The phrase я люблю есть горячим means "I like eating while my body temperature is high" (literally, "I like eating while I'm hot").
Note that in Russian, unlike English, the phrase я горячий doesn't mean "I'm sexy" or "I'm feeling hot". It only means what it says on the tin, like "I'm tall" or "I'm black" do. Even then, it's not idiomatically used to say "I have a fever" — not in the first person. The phrase я люблю есть горячим makes little sense to a Russian speaker.
I don't speak French, but it looks to me like it's being used here as a pedagogical device.
In Russian, you can put the modifier of a direct object of a verb in the instrumental to convey a meaning of "while":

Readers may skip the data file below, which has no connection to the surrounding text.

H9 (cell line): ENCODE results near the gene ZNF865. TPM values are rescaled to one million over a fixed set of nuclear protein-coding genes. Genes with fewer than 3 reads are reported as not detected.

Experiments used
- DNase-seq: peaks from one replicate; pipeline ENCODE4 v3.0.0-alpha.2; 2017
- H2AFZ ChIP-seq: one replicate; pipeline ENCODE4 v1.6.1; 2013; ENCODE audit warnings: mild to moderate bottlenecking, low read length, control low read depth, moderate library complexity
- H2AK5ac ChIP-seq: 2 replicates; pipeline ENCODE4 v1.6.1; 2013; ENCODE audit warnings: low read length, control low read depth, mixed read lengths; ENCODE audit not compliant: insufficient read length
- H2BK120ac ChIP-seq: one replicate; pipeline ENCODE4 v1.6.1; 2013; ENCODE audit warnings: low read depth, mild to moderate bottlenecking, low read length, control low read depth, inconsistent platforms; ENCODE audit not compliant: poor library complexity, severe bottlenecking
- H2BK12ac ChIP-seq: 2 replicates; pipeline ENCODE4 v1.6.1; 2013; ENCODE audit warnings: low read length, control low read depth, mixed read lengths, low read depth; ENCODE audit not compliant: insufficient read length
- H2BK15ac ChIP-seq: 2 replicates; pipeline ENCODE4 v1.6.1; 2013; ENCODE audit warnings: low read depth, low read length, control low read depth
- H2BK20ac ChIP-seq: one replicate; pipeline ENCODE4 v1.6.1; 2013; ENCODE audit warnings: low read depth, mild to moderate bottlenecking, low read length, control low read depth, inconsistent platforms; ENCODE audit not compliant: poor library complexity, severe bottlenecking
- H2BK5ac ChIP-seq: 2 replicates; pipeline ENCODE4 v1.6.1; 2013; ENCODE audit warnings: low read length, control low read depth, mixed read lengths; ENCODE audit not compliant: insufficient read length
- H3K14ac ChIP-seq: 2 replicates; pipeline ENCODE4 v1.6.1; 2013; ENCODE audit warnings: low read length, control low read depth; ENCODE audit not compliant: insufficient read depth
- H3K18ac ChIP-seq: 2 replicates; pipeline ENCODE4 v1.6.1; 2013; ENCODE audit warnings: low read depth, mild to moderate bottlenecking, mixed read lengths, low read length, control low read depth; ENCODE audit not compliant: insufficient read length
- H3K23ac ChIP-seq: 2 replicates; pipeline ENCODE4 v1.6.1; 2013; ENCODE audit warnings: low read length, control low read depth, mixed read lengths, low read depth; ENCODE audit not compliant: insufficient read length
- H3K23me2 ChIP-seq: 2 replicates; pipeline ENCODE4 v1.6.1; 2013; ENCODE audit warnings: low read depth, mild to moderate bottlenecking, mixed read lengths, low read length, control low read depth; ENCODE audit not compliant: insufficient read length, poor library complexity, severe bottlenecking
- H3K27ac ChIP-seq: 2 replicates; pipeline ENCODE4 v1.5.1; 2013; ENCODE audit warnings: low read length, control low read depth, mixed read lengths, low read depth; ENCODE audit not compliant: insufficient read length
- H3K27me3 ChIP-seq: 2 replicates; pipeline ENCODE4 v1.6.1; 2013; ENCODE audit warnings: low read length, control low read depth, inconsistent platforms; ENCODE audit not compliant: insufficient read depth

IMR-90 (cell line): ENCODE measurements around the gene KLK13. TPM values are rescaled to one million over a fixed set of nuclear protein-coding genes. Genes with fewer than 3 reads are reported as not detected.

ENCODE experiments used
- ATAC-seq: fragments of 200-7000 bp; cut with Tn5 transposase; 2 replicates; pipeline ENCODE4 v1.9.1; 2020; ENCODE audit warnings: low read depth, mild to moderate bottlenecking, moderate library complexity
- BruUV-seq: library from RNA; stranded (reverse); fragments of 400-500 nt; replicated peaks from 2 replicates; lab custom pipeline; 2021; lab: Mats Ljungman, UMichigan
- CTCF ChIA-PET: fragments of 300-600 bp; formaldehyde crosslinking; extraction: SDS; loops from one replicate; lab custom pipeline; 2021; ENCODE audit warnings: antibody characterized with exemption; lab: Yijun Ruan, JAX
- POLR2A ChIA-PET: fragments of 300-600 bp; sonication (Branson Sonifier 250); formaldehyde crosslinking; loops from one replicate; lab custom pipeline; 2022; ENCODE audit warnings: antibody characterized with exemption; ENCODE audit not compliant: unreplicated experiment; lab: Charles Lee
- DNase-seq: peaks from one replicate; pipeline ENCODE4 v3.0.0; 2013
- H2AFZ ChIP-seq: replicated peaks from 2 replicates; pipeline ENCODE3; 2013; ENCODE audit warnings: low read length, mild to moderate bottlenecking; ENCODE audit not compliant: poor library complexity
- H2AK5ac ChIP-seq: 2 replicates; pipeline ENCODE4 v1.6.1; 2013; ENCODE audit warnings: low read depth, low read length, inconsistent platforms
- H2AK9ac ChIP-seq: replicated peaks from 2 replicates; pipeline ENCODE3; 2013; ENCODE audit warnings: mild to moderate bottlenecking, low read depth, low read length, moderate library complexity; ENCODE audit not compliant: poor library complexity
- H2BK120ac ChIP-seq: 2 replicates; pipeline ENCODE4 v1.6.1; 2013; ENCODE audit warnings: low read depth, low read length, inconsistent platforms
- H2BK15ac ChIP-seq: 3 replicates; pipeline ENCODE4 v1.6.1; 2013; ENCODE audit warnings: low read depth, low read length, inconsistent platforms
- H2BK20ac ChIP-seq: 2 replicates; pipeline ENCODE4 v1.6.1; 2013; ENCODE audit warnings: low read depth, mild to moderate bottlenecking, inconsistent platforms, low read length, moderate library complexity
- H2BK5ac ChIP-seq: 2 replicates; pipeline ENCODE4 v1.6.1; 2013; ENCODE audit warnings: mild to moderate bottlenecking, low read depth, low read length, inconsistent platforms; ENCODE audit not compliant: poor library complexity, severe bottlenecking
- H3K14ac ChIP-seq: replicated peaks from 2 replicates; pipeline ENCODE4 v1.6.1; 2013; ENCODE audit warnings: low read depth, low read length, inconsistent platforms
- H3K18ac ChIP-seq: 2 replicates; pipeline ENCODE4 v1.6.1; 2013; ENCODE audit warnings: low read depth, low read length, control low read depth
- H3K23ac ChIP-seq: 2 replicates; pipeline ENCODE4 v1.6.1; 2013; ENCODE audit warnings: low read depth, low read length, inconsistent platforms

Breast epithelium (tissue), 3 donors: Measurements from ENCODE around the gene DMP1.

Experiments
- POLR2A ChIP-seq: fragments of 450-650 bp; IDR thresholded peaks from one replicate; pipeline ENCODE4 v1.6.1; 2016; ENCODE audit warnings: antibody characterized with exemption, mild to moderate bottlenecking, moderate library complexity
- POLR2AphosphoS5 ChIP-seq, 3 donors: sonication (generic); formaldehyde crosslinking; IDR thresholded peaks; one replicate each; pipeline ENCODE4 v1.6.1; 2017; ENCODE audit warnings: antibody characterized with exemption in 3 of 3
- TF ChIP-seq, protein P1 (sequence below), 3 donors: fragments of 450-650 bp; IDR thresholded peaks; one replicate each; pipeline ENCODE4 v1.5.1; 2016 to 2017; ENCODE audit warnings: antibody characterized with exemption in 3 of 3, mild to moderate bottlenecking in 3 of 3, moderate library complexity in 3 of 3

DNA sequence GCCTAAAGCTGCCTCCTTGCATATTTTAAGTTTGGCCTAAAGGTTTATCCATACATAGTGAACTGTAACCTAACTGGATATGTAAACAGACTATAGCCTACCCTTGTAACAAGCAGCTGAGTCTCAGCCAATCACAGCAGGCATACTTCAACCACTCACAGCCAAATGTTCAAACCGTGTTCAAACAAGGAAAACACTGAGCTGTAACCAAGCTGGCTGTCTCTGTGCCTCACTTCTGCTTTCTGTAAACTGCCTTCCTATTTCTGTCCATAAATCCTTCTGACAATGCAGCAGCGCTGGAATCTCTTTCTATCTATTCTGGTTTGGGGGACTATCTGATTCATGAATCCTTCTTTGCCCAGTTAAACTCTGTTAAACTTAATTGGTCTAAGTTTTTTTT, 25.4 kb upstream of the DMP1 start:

- Живыми брать демонов! // The demons are to be taken (while) alive!
- Полюби меня чёрненьким, а беленьким меня всякий полюбит // Love me (while I'm) black ("at rock bottom"), for anyone will love me (while I'm) white ("at top").
- Месть — это блюдо, которое подают холодным // Revenge is a dish best served (while) cold
This only works when the verb has a direct object modified by the adjective in the instrumental.
If there's no such object (i.e. when the adjective is used as a collective noun), you should put it into the singular neuter nominative: ешь свежее "eat fresh", покупай местное "buy local" etc.
This answer probably wants to convey something like "for the purposes of learning French, imagine that the adjective in question is not a collective noun, but a modifier of an omitted direct object".
But again, I don't speak any French and this is just my theory.